Milwaukee announced 300 new accessory products in three different categories (concrete, metal, and wood). First up was the second generation of Milwaukee Shockwave bits which use a custom alloy 76 steel that can resist high shock. The heat treatment used is 4x longer than the original Shockwave bits. For a great overview of what to expect with respect to impact-ready bits, check out our article Impact Rated Bits: Dispelling the Myth.
We saw a ductility test of a Shockwave bit vs three competitors using a specialized machine that measured twisting force (torque) applied to the bits while locked down into a secured fastener and torqued to insane levels. This was a very entertaining demo that really showed off the capabilities of the new Milwaukee Shockwave bits as well as the limitations of some of the competition in this particular area.
The competition were all second generation accessories, including one standard bit and two impact-rated bits (we recognized several products from our original impact rated bits testing article. The results were enlightening, with the Milwaukee bit showing far more ductility before breaking than the others (it handled a lot more torque). The Milwaukee bits also broke right at the “Shock zone” area in the middle of the bit (where it was designed to break) whereas the other bits broke at the tip. The new second generation Shockwave bits will be available in Phillips, square, Torx, hex, and Milwaukee’s patented ECX tips (in various sizes for each).
Another test dealt with more of a real-world application on steel over wood. This is similar to what you might see with the fastening of a Simpson Strong-Tie product. The goal was to see what happens in your typical impact driver application when the bit suddenly makes a hard stop against steel (with the driver still torquing behind it). The results weren’t pretty for most of the competition, but the Milwaukee Shockwave bits seemed to do way better than the first generation models, driving in dozens of screws. We’ll have to get these in-house and do some of our own testing applications, but what we saw looked very promising.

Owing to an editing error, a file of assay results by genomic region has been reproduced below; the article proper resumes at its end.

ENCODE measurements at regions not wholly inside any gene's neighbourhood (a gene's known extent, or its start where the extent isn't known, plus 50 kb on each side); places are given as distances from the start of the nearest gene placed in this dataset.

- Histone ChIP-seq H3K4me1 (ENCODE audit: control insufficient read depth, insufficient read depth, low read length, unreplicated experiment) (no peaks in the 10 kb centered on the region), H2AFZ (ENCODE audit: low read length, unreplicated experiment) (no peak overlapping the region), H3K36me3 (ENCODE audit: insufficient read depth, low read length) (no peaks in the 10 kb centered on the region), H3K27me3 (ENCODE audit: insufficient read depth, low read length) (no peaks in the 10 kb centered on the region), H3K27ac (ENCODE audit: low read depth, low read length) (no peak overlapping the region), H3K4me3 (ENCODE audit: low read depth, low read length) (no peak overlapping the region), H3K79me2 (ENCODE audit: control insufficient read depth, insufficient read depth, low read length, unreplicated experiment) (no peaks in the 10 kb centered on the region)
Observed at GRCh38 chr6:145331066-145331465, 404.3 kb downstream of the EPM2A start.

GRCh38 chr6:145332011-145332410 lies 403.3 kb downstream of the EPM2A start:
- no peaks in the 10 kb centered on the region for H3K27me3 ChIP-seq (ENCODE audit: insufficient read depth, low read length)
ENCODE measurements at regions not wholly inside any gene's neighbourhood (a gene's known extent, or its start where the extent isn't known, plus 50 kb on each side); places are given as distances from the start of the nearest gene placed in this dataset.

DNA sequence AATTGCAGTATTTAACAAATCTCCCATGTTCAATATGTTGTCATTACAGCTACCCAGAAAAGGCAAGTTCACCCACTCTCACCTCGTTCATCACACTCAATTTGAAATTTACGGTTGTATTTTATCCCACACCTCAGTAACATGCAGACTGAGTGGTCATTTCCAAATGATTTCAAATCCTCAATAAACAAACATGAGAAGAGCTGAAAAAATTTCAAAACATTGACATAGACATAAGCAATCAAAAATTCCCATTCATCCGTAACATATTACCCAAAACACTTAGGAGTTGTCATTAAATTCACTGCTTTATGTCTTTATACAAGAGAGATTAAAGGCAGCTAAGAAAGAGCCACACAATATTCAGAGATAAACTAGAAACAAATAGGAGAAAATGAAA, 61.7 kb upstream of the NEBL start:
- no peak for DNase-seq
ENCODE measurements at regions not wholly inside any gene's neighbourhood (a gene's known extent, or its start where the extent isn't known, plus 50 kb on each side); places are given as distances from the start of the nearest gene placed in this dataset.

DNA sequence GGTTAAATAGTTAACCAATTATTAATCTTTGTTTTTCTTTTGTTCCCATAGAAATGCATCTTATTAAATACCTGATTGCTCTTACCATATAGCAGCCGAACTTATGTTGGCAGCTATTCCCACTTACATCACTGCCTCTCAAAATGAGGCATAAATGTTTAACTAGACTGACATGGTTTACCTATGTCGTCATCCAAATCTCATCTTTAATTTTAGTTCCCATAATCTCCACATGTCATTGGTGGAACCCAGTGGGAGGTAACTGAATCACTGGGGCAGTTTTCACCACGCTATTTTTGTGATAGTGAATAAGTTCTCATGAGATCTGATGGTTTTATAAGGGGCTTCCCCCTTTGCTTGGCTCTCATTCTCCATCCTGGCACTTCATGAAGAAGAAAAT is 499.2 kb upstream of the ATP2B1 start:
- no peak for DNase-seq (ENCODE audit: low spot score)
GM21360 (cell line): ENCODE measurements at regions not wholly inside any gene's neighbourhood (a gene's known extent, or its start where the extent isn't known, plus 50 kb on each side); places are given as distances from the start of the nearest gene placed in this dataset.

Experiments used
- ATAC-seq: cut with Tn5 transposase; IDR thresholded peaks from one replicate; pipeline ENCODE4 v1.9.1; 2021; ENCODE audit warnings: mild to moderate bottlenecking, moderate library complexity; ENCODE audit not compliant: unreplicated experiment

The second generation Milwaukee Shockwave accessories will launch in September 2015 at various price points and will be packaged both as smaller bit packs as well as in larger kits.
Milwaukee Red Helix Twist Drill Bits
New to market are the Milwaukee Red Helix twist drill bits which use a continuously variable helix that ejects material (both metal and wood) at a remarkable rate. They utilize a 135 degree split point bit that holds in place really well to resist walking, and there’s also a nice chip breaker to keep the debris flowing.
It’s also available with a Shockwave hex shank so you can toss it in your impact driver and go to town when needed (as a lot of guys do since it’s so convenient).
Milwaukee M/2 and MX4 SDS Plus Bits
New M/2 2-cutter and MX4 4-cutter SDS-Plus and SDS-Max drill bits have some very unique features that should give them more speed and longer life than previous models. First, the new bits come with an enhanced rebar guard that keeps you from locking up should you hit some rebar. There’s also integrated breaker points that pulverize material faster during boring. Finally, like the Red Helix drill bits, the Milwaukee M/2 and MX4 SDS bits utilize a variable flute design to get more material out faster and deliver more holes drilled per battery charge.
There’s also a unique tip design that keeps the bit from walking, and an integrated wear indicator to let you know when it’s time to change out the bit.
Getting and testing some of these new bits will be a lot of work—but also a lot of fun. Accessories make all the difference—it’s where the rubber meets the road. Needless to say (but we’ll do it anyway), it’s great to see advances made in the area of impact bits, wood & metal drill bits, and SDS bits for concrete.
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